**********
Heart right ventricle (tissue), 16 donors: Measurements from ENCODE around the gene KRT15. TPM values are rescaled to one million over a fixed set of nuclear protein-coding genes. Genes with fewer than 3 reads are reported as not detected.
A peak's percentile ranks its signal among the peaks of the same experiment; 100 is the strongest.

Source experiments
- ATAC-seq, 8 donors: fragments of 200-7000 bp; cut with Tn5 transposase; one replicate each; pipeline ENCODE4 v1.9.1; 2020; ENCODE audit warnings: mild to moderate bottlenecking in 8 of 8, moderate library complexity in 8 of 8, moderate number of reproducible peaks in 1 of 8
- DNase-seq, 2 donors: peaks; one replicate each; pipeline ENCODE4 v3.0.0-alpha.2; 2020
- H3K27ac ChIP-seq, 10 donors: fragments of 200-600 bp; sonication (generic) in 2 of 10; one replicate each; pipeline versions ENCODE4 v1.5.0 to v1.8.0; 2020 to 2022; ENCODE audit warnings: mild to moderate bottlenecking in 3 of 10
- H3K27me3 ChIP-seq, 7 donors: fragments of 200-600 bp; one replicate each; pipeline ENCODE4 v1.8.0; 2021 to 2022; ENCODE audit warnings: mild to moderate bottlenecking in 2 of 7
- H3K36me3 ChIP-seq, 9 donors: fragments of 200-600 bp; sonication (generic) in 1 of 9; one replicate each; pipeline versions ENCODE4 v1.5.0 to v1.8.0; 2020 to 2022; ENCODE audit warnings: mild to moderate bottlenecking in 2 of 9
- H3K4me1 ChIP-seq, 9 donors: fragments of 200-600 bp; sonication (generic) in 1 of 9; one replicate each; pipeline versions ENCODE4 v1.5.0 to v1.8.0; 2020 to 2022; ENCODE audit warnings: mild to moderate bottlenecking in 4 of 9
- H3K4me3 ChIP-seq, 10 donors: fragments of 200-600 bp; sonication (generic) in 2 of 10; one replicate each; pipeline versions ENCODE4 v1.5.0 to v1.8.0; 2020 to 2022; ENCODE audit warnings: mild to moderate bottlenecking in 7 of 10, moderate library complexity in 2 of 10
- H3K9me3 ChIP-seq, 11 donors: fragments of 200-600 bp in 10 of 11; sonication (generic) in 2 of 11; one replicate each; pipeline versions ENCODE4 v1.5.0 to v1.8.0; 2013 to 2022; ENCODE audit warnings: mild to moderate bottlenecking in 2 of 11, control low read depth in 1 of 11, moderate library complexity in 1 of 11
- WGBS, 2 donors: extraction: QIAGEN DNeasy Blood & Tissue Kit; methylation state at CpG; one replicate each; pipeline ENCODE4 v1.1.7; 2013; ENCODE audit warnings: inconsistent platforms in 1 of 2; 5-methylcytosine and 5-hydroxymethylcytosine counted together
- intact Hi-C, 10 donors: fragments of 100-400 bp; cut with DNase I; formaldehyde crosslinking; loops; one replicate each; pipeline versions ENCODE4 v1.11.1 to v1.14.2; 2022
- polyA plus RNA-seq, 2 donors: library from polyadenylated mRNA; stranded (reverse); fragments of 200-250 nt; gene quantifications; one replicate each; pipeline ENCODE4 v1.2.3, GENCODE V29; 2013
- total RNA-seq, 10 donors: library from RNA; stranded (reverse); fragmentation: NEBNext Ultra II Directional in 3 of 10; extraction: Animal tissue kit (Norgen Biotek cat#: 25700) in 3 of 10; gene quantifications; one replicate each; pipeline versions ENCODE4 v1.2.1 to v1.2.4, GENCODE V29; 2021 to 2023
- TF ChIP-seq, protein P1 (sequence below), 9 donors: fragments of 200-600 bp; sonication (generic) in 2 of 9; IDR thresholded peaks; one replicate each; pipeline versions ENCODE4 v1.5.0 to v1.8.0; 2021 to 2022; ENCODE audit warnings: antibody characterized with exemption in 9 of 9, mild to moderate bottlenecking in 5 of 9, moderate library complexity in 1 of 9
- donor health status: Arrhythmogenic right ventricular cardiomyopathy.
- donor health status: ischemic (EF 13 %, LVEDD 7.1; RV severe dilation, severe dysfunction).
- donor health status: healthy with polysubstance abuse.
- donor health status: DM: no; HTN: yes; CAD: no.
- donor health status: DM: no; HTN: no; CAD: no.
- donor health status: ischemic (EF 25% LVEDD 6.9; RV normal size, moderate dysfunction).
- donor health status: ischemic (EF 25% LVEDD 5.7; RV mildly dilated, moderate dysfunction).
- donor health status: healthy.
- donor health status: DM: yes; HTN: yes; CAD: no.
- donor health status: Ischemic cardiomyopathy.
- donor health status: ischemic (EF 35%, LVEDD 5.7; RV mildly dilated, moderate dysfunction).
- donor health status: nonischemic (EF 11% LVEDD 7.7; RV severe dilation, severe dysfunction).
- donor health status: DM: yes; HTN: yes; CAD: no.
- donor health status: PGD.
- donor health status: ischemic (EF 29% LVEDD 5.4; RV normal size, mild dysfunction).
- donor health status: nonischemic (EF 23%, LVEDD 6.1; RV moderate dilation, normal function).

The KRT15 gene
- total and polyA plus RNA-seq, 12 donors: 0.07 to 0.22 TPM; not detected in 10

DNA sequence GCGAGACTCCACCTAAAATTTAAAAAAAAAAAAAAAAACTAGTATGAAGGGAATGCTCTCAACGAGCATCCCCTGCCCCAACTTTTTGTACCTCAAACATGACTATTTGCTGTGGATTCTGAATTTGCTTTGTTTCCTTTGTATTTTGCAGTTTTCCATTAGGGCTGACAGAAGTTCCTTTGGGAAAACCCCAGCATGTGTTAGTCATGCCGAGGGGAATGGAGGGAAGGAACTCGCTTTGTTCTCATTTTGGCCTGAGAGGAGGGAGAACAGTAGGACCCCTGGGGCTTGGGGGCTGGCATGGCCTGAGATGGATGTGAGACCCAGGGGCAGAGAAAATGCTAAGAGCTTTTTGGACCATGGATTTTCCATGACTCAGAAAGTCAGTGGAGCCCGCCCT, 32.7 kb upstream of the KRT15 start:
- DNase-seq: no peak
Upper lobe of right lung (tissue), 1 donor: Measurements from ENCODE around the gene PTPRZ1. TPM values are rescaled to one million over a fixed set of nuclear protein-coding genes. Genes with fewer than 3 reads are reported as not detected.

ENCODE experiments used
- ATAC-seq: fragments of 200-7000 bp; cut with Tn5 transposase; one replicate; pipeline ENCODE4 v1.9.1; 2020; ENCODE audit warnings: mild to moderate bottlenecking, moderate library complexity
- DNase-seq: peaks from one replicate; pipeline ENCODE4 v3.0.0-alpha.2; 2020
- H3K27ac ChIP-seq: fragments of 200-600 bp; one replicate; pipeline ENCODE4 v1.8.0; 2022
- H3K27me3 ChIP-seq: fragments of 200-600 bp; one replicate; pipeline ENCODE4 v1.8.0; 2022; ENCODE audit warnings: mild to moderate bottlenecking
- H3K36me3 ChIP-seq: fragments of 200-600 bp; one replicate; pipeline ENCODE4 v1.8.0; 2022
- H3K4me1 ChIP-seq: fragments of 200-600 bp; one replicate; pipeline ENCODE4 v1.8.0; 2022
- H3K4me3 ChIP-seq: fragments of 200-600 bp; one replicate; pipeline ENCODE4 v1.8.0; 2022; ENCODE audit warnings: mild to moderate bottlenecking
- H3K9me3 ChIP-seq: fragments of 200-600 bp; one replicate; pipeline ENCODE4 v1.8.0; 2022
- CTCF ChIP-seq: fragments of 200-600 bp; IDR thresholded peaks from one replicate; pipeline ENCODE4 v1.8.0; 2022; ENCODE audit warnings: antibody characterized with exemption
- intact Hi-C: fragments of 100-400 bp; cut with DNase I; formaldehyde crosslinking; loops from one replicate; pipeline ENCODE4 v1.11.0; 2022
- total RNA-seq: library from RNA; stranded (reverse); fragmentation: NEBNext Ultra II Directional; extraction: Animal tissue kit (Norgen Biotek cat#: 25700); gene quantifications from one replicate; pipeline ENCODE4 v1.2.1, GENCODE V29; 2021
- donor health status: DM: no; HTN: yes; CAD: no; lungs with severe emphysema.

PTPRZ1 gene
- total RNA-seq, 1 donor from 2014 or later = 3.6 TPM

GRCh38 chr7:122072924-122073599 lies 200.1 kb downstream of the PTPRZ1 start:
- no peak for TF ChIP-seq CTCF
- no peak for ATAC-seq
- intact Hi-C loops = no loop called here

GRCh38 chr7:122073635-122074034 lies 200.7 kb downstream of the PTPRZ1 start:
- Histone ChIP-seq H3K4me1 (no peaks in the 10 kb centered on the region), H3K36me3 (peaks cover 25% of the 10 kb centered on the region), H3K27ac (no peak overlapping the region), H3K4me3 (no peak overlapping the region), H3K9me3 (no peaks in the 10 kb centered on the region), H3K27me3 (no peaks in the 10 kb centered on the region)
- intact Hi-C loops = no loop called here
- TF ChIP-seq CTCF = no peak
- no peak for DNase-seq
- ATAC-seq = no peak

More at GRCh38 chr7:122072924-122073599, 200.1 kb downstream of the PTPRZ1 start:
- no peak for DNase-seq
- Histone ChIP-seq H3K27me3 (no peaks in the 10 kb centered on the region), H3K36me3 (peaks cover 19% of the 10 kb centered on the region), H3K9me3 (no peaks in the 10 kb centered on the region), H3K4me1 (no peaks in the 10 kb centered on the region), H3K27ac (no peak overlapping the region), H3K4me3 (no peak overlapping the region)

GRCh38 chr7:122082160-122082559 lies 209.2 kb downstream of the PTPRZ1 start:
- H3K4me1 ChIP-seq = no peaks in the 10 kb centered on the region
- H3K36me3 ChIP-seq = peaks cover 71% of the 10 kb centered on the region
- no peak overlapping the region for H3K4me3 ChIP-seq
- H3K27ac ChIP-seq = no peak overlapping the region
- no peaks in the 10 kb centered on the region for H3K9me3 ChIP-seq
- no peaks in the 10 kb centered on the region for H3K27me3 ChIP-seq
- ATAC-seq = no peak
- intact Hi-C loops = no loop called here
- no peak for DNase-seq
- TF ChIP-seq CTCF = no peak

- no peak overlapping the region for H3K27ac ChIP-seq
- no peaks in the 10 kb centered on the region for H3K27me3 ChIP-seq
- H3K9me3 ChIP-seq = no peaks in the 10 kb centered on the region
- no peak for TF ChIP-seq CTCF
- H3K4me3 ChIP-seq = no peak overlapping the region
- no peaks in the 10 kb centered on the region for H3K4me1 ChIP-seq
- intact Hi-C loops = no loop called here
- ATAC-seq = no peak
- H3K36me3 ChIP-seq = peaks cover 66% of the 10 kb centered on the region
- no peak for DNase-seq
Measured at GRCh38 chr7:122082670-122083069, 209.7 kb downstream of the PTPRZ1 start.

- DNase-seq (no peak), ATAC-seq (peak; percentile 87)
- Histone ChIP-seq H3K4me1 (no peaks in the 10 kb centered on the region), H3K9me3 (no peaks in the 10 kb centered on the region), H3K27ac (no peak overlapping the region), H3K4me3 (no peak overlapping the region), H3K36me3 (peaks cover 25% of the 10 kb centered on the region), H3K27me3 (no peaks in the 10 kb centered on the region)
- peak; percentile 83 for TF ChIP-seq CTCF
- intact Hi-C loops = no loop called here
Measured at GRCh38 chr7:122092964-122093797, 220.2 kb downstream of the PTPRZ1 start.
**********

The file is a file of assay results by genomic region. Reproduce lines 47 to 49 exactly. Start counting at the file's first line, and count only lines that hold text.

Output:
- CTCF ChIP-seq: fragments of 200-600 bp; IDR thresholded peaks from one replicate; pipeline ENCODE4 v1.8.0; 2022; ENCODE audit warnings: antibody characterized with exemption
- intact Hi-C: fragments of 100-400 bp; cut with DNase I; formaldehyde crosslinking; loops from one replicate; pipeline ENCODE4 v1.11.0; 2022
- total RNA-seq: library from RNA; stranded (reverse); fragmentation: NEBNext Ultra II Directional; extraction: Animal tissue kit (Norgen Biotek cat#: 25700); gene quantifications from one replicate; pipeline ENCODE4 v1.2.1, GENCODE V29; 2021